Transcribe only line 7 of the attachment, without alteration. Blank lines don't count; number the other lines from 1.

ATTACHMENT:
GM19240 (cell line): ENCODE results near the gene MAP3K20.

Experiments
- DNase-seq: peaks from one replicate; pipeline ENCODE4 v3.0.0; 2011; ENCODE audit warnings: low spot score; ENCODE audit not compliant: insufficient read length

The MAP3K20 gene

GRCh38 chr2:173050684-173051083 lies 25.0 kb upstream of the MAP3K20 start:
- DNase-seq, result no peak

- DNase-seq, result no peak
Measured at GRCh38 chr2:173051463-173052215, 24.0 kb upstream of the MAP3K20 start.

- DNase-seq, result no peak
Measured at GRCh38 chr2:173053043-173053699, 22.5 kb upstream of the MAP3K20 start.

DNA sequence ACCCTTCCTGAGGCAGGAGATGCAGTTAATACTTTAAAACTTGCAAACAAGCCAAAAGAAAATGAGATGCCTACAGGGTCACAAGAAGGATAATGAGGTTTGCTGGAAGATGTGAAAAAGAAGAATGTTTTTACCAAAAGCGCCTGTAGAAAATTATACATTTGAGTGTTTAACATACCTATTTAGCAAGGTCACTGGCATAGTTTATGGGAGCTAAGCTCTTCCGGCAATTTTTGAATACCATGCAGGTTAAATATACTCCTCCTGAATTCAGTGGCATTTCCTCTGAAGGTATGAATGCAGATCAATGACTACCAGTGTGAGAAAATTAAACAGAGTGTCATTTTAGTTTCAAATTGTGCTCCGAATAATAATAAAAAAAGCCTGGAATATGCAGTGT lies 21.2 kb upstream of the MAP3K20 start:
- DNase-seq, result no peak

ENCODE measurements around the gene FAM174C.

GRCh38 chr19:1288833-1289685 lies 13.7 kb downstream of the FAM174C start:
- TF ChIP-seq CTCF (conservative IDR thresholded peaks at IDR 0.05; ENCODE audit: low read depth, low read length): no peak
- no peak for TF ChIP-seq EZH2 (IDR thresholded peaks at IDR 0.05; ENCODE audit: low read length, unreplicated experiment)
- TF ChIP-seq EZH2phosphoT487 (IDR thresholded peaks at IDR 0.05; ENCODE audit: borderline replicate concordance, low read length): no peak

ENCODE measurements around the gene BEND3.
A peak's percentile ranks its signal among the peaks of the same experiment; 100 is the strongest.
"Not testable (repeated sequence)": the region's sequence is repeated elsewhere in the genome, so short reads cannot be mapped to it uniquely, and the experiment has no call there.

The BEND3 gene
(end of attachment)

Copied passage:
- DNase-seq, result no peak